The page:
Not all slip and fall cases are successful as the burden of proof on the victim can be high in Louisiana. In a recent opinion out of the Louisiana Fifth Circuit Court of Appeals the trial court’s decision to award $20,000 to Carolyn Bennette, who slipped and fell at the Brother’s convenience store and gas station in Avondale, Louisiana was reversed. As discussed below, the appellate court stated that the defendants were correct in arguing that the trial court held the defendants to an improper burden of proof. In order to prove a slip and fall claim, a victim (here, the Plaintiff Ms. Bennette) has the burden to produce direct evidence supporting her claim, and the Appellate Court found that Ms. Bennette failed to prove three aspects of the claim.
On October 7, 2010, Ms. Bennette, after buying lottery tickets, walked through the parking lot towards her car and slipped on a piece of wood that was protruding from an expansion joint in the concrete at the Brother’s Avondale convenience store. The piece of wood lodged into her shoe causing her to fall and break her elbow, among other injuries. Ms. Bennette alleged that Brother’s was negligent in failing to maintain its property in a reasonably safe condition, failing to warn customers about the allegedly dangerous condition, and allowed an unsafe and dangerous condition to exist after proper notice and/or constructive notice of same. The jury at the trial, where Ms. Bennette was the only witness, rendered judgment in Ms. Bennette’s favor to the tune of $20,000.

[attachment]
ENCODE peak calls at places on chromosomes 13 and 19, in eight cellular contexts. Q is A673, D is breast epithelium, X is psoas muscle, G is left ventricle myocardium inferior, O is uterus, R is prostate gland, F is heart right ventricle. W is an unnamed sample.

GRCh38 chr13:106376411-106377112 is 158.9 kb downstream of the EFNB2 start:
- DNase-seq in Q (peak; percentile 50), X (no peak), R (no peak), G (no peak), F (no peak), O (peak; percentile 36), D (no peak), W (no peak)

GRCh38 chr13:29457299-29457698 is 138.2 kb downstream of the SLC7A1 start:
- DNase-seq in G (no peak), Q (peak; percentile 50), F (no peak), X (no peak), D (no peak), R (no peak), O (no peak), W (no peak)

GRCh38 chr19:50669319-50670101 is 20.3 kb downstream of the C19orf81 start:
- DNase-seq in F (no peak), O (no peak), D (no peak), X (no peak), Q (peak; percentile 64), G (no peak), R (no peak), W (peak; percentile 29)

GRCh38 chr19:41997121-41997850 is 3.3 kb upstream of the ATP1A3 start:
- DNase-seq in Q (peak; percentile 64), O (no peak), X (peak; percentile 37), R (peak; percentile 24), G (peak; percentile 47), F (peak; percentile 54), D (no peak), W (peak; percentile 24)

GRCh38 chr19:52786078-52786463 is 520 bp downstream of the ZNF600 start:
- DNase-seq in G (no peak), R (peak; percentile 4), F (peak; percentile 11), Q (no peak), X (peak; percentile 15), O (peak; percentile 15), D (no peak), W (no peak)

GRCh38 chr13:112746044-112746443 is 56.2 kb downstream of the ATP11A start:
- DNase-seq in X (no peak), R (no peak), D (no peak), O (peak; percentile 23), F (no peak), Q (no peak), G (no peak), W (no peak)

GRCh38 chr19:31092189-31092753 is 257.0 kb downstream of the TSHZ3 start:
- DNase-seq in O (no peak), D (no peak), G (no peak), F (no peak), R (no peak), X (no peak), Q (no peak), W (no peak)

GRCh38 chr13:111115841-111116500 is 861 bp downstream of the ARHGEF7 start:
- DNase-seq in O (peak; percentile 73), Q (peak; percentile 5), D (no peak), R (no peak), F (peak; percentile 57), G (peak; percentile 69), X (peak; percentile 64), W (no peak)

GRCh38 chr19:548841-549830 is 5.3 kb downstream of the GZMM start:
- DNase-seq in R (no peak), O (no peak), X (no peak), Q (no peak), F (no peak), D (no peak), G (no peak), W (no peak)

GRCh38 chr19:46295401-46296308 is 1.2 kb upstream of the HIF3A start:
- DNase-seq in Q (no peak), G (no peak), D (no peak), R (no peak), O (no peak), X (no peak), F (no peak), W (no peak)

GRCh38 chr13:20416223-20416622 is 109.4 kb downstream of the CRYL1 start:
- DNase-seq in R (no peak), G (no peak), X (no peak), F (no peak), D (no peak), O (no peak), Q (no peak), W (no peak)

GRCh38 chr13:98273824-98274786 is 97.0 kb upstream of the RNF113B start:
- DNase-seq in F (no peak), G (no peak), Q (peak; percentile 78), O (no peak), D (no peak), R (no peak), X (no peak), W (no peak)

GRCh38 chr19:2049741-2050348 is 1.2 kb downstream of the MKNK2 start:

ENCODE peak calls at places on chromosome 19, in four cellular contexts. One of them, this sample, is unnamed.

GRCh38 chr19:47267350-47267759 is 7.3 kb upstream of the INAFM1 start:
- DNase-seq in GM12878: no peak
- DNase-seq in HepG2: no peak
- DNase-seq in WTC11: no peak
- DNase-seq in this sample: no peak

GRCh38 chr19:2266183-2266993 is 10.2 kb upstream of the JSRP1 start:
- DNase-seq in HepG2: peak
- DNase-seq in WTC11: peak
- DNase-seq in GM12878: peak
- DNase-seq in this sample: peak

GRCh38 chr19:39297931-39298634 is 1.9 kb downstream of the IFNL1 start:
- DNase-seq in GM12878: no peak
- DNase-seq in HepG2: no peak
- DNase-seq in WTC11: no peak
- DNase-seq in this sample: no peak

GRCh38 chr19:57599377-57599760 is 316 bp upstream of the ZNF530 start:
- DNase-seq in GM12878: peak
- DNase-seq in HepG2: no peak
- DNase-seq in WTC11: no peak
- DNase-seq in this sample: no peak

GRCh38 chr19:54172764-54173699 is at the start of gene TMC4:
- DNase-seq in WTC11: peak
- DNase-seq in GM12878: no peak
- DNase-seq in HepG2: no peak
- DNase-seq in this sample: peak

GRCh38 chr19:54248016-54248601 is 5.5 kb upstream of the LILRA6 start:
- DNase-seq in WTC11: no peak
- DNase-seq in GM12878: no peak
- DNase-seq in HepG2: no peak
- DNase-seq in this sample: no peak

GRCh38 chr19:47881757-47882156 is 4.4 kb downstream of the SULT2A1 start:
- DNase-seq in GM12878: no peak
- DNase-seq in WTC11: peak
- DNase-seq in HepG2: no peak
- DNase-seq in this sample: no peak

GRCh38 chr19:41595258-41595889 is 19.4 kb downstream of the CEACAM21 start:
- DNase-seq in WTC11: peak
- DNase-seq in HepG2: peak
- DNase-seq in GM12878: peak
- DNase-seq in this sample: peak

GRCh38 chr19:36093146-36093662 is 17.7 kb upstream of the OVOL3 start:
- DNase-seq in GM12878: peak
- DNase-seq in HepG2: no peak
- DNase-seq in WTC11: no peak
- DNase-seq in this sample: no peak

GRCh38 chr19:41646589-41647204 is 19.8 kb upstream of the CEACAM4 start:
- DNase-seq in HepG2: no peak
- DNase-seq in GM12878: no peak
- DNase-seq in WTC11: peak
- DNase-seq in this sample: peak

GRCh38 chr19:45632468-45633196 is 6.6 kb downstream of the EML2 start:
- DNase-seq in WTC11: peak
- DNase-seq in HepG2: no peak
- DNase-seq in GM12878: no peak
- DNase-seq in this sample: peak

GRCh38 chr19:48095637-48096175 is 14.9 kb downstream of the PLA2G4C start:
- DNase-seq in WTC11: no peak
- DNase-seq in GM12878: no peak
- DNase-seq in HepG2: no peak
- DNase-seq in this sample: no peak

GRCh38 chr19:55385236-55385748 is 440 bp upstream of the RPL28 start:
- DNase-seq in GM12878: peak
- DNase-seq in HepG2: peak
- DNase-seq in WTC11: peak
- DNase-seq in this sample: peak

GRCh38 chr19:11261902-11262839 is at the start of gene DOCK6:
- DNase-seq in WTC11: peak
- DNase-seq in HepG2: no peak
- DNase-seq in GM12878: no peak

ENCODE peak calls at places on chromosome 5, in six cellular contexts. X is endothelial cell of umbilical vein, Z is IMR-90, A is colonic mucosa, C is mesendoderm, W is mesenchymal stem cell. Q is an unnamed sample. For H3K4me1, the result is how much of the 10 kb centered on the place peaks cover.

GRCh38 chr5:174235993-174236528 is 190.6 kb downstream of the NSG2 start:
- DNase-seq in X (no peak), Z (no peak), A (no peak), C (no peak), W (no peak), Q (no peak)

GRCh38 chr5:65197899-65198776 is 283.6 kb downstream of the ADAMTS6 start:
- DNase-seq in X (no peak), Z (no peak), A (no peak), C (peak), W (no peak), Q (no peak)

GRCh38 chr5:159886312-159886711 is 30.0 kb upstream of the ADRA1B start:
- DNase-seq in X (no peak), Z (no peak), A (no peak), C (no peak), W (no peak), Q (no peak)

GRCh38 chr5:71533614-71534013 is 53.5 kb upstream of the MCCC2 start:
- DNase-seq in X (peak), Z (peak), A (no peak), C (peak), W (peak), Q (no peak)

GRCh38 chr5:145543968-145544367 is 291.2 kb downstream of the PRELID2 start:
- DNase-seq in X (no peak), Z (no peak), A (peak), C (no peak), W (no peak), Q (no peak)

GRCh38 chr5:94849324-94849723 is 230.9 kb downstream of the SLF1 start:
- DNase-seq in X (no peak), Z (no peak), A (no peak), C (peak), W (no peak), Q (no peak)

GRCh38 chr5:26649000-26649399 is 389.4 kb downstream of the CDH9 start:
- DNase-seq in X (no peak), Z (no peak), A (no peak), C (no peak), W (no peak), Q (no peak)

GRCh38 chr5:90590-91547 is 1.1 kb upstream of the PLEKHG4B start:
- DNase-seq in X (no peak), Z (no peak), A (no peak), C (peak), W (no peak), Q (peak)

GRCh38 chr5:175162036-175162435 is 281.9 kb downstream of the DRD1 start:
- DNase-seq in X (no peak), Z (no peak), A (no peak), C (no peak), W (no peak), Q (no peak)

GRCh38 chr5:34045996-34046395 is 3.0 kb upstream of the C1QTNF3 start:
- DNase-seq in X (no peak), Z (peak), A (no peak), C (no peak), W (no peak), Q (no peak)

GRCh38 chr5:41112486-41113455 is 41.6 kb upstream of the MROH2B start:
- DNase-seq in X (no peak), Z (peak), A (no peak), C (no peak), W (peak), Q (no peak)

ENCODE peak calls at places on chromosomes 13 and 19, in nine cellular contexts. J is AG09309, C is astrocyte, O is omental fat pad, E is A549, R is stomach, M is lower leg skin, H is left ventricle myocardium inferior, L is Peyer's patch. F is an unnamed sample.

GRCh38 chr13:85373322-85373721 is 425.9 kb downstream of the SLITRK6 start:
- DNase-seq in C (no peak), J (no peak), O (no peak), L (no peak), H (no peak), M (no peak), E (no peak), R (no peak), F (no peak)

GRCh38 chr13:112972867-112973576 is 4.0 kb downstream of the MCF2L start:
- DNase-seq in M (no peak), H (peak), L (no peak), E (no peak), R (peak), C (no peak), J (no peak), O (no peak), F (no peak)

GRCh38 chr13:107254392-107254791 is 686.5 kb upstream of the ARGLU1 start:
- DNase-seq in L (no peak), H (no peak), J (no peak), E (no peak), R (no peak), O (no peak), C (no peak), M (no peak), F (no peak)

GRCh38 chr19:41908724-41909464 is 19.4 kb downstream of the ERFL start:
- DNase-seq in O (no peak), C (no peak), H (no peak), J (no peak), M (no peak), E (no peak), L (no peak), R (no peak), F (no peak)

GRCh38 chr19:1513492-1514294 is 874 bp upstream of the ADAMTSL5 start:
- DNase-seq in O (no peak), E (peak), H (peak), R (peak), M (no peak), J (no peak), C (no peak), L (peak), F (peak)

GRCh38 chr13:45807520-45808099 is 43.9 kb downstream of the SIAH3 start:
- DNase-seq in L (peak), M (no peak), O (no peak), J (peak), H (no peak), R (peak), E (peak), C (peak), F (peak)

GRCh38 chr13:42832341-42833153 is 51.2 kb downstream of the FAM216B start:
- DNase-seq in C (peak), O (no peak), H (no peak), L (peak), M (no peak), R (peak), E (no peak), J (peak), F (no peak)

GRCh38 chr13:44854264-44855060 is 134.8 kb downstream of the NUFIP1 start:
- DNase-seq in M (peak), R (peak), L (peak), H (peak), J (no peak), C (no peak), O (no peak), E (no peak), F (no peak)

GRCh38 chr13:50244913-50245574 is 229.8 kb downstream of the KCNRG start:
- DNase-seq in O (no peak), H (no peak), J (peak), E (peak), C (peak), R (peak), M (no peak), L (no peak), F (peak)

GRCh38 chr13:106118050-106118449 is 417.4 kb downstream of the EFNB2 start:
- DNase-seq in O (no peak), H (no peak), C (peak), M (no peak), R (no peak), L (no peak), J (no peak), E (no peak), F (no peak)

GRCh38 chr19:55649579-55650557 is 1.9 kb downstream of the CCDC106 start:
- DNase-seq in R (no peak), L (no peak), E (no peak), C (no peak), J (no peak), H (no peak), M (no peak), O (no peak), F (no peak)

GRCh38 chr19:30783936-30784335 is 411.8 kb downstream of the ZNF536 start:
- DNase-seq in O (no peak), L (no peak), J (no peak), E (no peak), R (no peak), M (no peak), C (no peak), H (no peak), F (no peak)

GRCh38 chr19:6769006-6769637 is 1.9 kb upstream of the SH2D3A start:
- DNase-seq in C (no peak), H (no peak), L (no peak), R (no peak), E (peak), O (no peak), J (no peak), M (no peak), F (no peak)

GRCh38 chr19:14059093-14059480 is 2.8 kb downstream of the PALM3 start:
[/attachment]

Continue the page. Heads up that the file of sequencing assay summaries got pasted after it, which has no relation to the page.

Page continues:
A store owner is not liable for every accident that occurs on the premises. See Harrison v. Horseshoe Entertainment, 36 (La. App. 2 Cir. 8/14/02); 823 So.2d 1124. Slip and fall claims are governed, in Louisiana, by La. R.S. 9:2800.6, the statute explaining liability of merchants for “slip and fall” claims by customers on store premises. Importantly, while Louisiana law requires merchants to exercise reasonable care to protect persons who enter the establishment, to keep the premises safe from unreasonable risks of harm, and to warn of known dangers, the merchant need not prove anything to win the case. It is up to the injured person who is bringing the suit to produce evidence in support of the claim. The victim must prove the elements of their case, specifically: 1) that the merchant gave a reasonable effort to keep the premises free of any hazardous condition which may reasonably give rise to damage, 2) that there was an unreasonable risk of harm that was reasonably foreseeable, 3) that the merchant either created or had actual or constructive notice of the condition prior to the accident, and 4) that the merchant failed to exercise reasonable care. Proving all of these elements can be challenging for slip and fall victims, as we saw in this case.